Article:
Bridging Cultures: from Madrid to Zurich and Beyond

Bridging Cultures: from Madrid to Zurich and Beyond

SIX offers an 18-month International Graduate Program for graduates with a degree in business, economics, IT, or communications. The program involves graduates working in four different business units – one of which is located abroad. Nadja Tungprasert went to Madrid. Marina Mendicute Alza traveled to Zurich. They share their impressions and experiences in interview below.

Nadja, Marina, you’ve both completed the International Graduate Program at SIX. As part of this program, you’ve worked in Spain, and Switzerland respectively. In your experience, what are the biggest differences between the two countries?

Nadja Tungprasert (NT): For me, the biggest difference was the time shift in the daily working rhythm. In Spain, the work day starts later, and meal times get shifted back accordingly. I had to get used to that at first. But afterward, I really liked it.

Marina Mendicute Alza (MMA): For me, it was exactly the same, but reversed. This small difference alters the entire course of the day. I quickly learned that it’s not a good idea to schedule a meeting for noon.

What did you come to appreciate most in the culture of your host country?

MMA: I was amazed how environmentally conscious the Swiss are. Swiss people integrate nature into how they live. I find that very admirable.

NT: For me, it was the openness and frankness of the Spanish. They say what they think, and are warm-hearted and down-to-earth at the same time. That made me feel very welcome in Madrid.

In addition to the national culture, you also became familiar with the SIX working culture. Where do you see its strengths in Spain and Switzerland?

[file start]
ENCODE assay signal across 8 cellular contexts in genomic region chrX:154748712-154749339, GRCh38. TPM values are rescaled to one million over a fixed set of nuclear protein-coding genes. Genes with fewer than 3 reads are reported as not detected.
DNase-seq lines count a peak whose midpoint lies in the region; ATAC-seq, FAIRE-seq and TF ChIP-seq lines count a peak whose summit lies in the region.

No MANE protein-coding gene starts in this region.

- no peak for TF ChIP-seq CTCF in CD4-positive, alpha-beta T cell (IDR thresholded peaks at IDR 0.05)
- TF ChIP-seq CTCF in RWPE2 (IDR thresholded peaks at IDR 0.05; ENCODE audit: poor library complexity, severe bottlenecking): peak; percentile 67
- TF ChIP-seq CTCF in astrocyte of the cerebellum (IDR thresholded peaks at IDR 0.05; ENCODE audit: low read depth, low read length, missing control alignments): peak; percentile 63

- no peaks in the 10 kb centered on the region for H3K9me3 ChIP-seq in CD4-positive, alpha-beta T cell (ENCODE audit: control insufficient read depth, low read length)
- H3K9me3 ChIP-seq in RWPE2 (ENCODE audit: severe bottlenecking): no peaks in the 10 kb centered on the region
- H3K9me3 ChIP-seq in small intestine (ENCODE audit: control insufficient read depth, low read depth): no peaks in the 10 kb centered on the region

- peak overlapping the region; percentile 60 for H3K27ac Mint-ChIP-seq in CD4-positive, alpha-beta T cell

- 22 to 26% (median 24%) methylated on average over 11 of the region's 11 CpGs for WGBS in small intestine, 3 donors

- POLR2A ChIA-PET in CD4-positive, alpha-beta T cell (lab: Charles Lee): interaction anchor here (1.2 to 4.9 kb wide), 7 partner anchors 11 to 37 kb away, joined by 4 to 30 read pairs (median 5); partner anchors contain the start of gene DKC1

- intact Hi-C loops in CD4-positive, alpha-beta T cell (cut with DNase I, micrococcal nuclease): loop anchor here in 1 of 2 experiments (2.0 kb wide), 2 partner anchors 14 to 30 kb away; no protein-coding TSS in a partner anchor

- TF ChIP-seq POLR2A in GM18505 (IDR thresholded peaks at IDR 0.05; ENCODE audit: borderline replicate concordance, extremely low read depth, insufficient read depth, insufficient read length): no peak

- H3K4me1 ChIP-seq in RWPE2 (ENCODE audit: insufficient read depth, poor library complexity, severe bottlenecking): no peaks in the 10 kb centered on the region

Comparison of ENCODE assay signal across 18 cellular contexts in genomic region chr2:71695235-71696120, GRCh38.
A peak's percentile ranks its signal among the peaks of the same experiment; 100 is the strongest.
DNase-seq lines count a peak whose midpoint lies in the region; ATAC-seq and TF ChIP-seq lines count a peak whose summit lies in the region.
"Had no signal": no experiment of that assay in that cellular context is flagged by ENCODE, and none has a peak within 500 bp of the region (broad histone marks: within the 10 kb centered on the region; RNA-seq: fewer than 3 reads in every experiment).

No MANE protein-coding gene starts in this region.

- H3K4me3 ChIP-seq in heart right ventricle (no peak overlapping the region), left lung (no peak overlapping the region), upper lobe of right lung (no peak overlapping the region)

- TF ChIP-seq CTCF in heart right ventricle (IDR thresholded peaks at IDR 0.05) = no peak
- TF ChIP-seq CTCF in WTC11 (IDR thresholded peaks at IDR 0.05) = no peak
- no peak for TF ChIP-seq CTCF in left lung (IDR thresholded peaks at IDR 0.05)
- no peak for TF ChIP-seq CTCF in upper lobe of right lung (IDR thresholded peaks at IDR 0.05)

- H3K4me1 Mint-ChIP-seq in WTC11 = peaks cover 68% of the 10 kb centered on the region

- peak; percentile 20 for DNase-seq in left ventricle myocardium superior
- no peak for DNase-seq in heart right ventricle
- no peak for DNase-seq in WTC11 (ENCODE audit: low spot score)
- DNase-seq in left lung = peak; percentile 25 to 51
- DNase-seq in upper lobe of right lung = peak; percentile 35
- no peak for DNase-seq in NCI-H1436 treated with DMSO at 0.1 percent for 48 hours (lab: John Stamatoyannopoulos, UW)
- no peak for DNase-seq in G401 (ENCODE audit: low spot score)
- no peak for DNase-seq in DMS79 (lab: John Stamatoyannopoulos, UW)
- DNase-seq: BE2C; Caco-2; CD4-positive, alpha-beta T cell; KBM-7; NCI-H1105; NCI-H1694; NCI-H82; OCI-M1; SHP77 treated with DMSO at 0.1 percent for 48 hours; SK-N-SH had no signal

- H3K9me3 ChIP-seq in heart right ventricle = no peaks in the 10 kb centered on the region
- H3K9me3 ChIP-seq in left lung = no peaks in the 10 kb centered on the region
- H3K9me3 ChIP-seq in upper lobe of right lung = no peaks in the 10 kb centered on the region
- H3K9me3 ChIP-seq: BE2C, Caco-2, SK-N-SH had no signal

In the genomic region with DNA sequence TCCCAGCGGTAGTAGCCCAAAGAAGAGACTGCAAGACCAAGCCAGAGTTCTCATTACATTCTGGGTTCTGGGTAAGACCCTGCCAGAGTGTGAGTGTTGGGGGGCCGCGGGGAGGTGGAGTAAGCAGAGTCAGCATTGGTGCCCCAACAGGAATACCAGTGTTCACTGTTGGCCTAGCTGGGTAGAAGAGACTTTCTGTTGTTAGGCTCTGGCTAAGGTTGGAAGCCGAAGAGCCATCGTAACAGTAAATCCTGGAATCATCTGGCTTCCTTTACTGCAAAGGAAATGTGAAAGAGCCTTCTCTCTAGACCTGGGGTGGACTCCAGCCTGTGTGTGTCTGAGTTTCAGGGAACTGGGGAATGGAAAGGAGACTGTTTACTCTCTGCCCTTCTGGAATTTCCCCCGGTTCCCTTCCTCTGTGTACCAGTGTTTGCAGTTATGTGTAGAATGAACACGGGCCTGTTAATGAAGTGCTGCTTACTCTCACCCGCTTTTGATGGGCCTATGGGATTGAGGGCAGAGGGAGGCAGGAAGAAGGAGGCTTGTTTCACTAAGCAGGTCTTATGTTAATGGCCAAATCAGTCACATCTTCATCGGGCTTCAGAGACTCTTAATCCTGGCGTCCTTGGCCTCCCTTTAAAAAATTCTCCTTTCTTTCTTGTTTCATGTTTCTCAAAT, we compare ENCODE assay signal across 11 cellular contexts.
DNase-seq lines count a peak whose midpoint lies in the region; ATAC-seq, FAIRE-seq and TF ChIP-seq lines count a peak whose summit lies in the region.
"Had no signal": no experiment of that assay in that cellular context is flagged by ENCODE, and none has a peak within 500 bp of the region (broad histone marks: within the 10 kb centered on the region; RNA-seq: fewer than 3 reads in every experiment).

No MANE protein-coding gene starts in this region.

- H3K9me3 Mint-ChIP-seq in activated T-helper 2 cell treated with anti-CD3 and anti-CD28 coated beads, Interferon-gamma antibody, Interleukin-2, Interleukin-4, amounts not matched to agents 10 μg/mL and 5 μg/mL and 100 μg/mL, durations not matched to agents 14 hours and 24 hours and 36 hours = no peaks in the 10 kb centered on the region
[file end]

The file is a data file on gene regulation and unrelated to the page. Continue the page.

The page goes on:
NT: Two things really struck me: The first is the high degree of loyalty the BME employees have toward the company, and the other is the strong focus on, and great expertise in, the growth markets in Latin America. As it relates to the work culture in Switzerland, I value the flat hierarchies.

MMA: I find that work and communication culture in Switzerland very direct and transparent. There’s a very goal-oriented approach in order to reach a consensus. This approach also strengthens respect in dealing with each other, and also diversity. In Spain, we highly value personal relationships and social interaction. This also fosters a cooperative working atmosphere.

You’re now familiar with both working cultures: What can Switzerland and Spain learn from each other?

MMA: Switzerland can learn from the Spanish style of social interaction. Spain could take a page from the Swiss book in terms of efficient workplace communication.

NT: I would say that Switzerland can learn from Spain, especially when it comes to direct communication, in order to make processes more straightforward and be able to make decisions more quickly.

Your careers with SIX continue now that you’ve completed your time in the International Graduate Program. How will you apply the skills you developed there in your future roles?

NT: Working in Madrid gave me a better understanding of different cultures. I also provide valuable insights into the Spanish and Latin American financial markets. Both will benefit me in my future career path.

MMA: Having worked in a number of business units in Zurich, I was able to develop my flexibility in particular. I’m coming away from my time in the Exchanges business unit with a variety of experiences and numerous newly acquired sills – particularly a 360-degree perspective of the business activities of SIX.